Jim Thome has started at first base for the Phillies in three of the first 16 games, which doesn’t seem like much until you consider that he last played even an inning at the position in mid-2007.
He committed a throwing error yesterday, but health-wise the 41-year-old has held up pretty well after missing tons of time with minor injuries during the previous few seasons.
Getting just 18 total plate appearances through 16 games has made it tough for Thome to stay sharp and he’s just 2-for-16 with nine strikeouts, but considering how much the Phillies’ lineup has struggled to produce runs it’ll be interesting to see if manager Charlie Manuel tries to expand his role with some more time at first base.
In addition to Thome’s three starts there the Phillies have used Ty Wigginton six times, Laynce Nix four times, and John Mayberry three times, and that quartet has combined to hit just .263 with one homer and a .730 OPS. Of course, as mediocre as a .730 OPS is for first base it actually ranks as the best OPS the Phillies have gotten from any position in their lineup. Which is why they rank second-to-last with 2.7 runs per game.
Yesterday free agent shortstop Troy Tulowitzki held a workout in California and representatives from at least eleven teams were on hand, reports Tim Brown of Yahoo. Among the clubs present: the Giants — who were said to have a “heavy presence,” including team president Farhan Zaidi and manager Bruce Bochy — the Angels, Red Sox, Cubs, Padres, White Sox, Orioles, Yankees, Phillies, Tigers and Pirates.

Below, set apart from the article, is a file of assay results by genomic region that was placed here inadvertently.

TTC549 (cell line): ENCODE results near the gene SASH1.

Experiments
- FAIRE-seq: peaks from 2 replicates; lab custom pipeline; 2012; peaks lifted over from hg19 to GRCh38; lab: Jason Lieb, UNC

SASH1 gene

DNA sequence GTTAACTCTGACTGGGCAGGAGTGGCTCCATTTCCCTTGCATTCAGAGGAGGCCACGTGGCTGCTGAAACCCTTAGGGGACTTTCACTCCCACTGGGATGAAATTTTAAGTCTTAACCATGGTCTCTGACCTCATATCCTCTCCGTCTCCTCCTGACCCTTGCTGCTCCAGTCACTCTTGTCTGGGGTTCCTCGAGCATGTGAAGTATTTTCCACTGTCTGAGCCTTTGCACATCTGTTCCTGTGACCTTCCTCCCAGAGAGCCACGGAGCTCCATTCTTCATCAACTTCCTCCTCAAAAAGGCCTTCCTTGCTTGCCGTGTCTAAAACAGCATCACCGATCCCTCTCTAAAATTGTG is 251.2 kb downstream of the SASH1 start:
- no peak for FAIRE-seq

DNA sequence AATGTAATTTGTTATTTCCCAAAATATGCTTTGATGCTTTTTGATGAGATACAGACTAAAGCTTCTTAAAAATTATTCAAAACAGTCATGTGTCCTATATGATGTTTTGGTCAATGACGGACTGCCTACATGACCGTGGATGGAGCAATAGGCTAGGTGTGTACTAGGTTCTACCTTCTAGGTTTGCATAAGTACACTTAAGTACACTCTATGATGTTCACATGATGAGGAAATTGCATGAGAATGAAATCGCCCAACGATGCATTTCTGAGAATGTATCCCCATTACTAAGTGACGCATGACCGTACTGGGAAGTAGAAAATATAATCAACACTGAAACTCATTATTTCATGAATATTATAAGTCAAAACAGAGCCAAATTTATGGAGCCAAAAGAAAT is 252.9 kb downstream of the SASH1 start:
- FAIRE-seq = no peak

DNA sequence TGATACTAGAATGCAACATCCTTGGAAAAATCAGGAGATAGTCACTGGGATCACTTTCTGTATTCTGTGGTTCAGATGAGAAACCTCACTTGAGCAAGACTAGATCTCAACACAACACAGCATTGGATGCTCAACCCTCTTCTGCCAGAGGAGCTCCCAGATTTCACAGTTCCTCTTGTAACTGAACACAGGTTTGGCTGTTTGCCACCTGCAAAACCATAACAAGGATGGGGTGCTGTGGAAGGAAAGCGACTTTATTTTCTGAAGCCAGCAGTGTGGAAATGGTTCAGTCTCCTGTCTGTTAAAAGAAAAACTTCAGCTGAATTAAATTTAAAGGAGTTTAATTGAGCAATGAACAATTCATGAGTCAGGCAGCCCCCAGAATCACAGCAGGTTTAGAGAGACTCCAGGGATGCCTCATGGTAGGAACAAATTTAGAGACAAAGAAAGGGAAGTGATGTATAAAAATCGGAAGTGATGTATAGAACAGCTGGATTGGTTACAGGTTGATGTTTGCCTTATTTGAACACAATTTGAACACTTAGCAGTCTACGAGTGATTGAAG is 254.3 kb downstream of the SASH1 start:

Your first reaction to that may be “Um, really? For Tulowitzki?” But a moment’s reflection makes it seem more sensible. We’re so tied up in thinking of a player through the filter of their contract and, when we’ve done that with Tulowitzki over the past several years, it has made him seem like an albatross given the $20 million+ a year he was earning to either not play or play rather poorly due to injuries.
It was just the contract that was the albatross, though, right? An almost free Tulowitzki — which he will be given that the Blue Jays are paying him $38 million over the next two seasons — is a different matter. If you sign him it’ll be for almost no real money and he stands a chance to be an average or maybe better-than-average shortstop, which is pretty darn valuable. You might even get one quirky late career return-to-near-glory season from him, in which case you’ve hit the lottery. If, however, as seems more likely, he just can’t get it done at all, you’re not out anything and you can cut him with little or no pain.
Eleven teams think he’s at least a look-see. I bet one of them will offer him a major league deal. Maybe more than one. He’ll probably have his pick of non-roster invites to spring training. I can’t see the downside to at least doing that much.